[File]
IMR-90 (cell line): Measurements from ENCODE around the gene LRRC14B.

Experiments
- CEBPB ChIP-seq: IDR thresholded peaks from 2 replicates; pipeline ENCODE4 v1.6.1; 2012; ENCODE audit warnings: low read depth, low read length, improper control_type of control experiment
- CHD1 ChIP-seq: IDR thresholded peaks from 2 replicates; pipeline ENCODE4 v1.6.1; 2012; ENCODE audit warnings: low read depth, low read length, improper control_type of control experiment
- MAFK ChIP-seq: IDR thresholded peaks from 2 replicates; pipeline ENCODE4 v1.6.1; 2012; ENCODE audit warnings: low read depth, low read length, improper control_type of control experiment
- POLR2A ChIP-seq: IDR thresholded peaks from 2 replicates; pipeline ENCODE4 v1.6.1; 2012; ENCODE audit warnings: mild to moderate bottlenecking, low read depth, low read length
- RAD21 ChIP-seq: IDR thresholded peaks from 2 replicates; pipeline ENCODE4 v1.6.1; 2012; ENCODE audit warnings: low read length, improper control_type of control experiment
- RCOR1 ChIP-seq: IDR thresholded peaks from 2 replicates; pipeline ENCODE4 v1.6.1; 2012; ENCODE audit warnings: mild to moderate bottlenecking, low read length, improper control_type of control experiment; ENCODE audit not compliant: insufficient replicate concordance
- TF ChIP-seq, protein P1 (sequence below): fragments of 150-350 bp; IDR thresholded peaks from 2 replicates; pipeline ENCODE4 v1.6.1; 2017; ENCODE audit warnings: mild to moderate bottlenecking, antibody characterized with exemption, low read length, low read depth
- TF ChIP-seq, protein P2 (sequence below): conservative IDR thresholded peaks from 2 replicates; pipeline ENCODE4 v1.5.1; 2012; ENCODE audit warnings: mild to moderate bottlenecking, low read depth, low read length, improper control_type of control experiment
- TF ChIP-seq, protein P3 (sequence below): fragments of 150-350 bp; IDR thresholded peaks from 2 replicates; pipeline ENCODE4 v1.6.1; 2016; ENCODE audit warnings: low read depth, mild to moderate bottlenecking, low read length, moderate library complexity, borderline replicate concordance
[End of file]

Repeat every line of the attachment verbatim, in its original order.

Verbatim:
IMR-90 (cell line): Measurements from ENCODE around the gene LRRC14B.

Experiments
- CEBPB ChIP-seq: IDR thresholded peaks from 2 replicates; pipeline ENCODE4 v1.6.1; 2012; ENCODE audit warnings: low read depth, low read length, improper control_type of control experiment
- CHD1 ChIP-seq: IDR thresholded peaks from 2 replicates; pipeline ENCODE4 v1.6.1; 2012; ENCODE audit warnings: low read depth, low read length, improper control_type of control experiment
- MAFK ChIP-seq: IDR thresholded peaks from 2 replicates; pipeline ENCODE4 v1.6.1; 2012; ENCODE audit warnings: low read depth, low read length, improper control_type of control experiment
- POLR2A ChIP-seq: IDR thresholded peaks from 2 replicates; pipeline ENCODE4 v1.6.1; 2012; ENCODE audit warnings: mild to moderate bottlenecking, low read depth, low read length
- RAD21 ChIP-seq: IDR thresholded peaks from 2 replicates; pipeline ENCODE4 v1.6.1; 2012; ENCODE audit warnings: low read length, improper control_type of control experiment
- RCOR1 ChIP-seq: IDR thresholded peaks from 2 replicates; pipeline ENCODE4 v1.6.1; 2012; ENCODE audit warnings: mild to moderate bottlenecking, low read length, improper control_type of control experiment; ENCODE audit not compliant: insufficient replicate concordance
- TF ChIP-seq, protein P1 (sequence below): fragments of 150-350 bp; IDR thresholded peaks from 2 replicates; pipeline ENCODE4 v1.6.1; 2017; ENCODE audit warnings: mild to moderate bottlenecking, antibody characterized with exemption, low read length, low read depth
- TF ChIP-seq, protein P2 (sequence below): conservative IDR thresholded peaks from 2 replicates; pipeline ENCODE4 v1.5.1; 2012; ENCODE audit warnings: mild to moderate bottlenecking, low read depth, low read length, improper control_type of control experiment
- TF ChIP-seq, protein P3 (sequence below): fragments of 150-350 bp; IDR thresholded peaks from 2 replicates; pipeline ENCODE4 v1.6.1; 2016; ENCODE audit warnings: low read depth, mild to moderate bottlenecking, low read length, moderate library complexity, borderline replicate concordance